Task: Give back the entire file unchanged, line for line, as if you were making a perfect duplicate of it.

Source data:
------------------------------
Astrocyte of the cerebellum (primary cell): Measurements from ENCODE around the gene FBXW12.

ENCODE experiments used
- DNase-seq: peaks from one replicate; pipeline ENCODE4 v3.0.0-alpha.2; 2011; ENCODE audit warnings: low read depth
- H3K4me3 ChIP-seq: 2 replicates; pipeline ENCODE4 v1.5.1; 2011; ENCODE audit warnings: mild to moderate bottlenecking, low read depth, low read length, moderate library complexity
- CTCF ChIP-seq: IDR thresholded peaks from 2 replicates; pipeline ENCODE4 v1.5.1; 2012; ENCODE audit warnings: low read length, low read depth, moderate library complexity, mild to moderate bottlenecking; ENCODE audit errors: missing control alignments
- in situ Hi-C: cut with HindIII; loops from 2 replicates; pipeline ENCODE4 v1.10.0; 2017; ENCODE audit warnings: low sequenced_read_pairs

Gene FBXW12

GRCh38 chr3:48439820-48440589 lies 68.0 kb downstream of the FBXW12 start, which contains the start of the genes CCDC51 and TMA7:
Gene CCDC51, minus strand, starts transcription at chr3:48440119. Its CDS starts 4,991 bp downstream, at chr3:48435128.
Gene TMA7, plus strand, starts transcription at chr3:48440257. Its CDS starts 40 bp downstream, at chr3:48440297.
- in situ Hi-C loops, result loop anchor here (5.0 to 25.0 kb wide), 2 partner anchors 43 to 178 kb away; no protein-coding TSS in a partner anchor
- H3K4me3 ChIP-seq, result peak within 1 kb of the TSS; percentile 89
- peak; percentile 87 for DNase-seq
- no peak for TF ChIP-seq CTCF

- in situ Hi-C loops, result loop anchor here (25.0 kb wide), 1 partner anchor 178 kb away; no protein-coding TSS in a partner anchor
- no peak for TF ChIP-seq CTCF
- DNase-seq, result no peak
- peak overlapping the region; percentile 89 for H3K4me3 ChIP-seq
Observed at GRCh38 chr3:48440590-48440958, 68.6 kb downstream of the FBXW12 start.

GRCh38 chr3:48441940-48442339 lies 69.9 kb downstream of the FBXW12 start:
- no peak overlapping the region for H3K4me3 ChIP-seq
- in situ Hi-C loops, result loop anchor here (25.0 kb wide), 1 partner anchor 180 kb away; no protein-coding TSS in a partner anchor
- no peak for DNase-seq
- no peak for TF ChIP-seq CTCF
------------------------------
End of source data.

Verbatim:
Astrocyte of the cerebellum (primary cell): Measurements from ENCODE around the gene FBXW12.

ENCODE experiments used
- DNase-seq: peaks from one replicate; pipeline ENCODE4 v3.0.0-alpha.2; 2011; ENCODE audit warnings: low read depth
- H3K4me3 ChIP-seq: 2 replicates; pipeline ENCODE4 v1.5.1; 2011; ENCODE audit warnings: mild to moderate bottlenecking, low read depth, low read length, moderate library complexity
- CTCF ChIP-seq: IDR thresholded peaks from 2 replicates; pipeline ENCODE4 v1.5.1; 2012; ENCODE audit warnings: low read length, low read depth, moderate library complexity, mild to moderate bottlenecking; ENCODE audit errors: missing control alignments
- in situ Hi-C: cut with HindIII; loops from 2 replicates; pipeline ENCODE4 v1.10.0; 2017; ENCODE audit warnings: low sequenced_read_pairs

Gene FBXW12

GRCh38 chr3:48439820-48440589 lies 68.0 kb downstream of the FBXW12 start, which contains the start of the genes CCDC51 and TMA7:
Gene CCDC51, minus strand, starts transcription at chr3:48440119. Its CDS starts 4,991 bp downstream, at chr3:48435128.
Gene TMA7, plus strand, starts transcription at chr3:48440257. Its CDS starts 40 bp downstream, at chr3:48440297.
- in situ Hi-C loops, result loop anchor here (5.0 to 25.0 kb wide), 2 partner anchors 43 to 178 kb away; no protein-coding TSS in a partner anchor
- H3K4me3 ChIP-seq, result peak within 1 kb of the TSS; percentile 89
- peak; percentile 87 for DNase-seq
- no peak for TF ChIP-seq CTCF

- in situ Hi-C loops, result loop anchor here (25.0 kb wide), 1 partner anchor 178 kb away; no protein-coding TSS in a partner anchor
- no peak for TF ChIP-seq CTCF
- DNase-seq, result no peak
- peak overlapping the region; percentile 89 for H3K4me3 ChIP-seq
Observed at GRCh38 chr3:48440590-48440958, 68.6 kb downstream of the FBXW12 start.

GRCh38 chr3:48441940-48442339 lies 69.9 kb downstream of the FBXW12 start:
- no peak overlapping the region for H3K4me3 ChIP-seq
- in situ Hi-C loops, result loop anchor here (25.0 kb wide), 1 partner anchor 180 kb away; no protein-coding TSS in a partner anchor
- no peak for DNase-seq
- no peak for TF ChIP-seq CTCF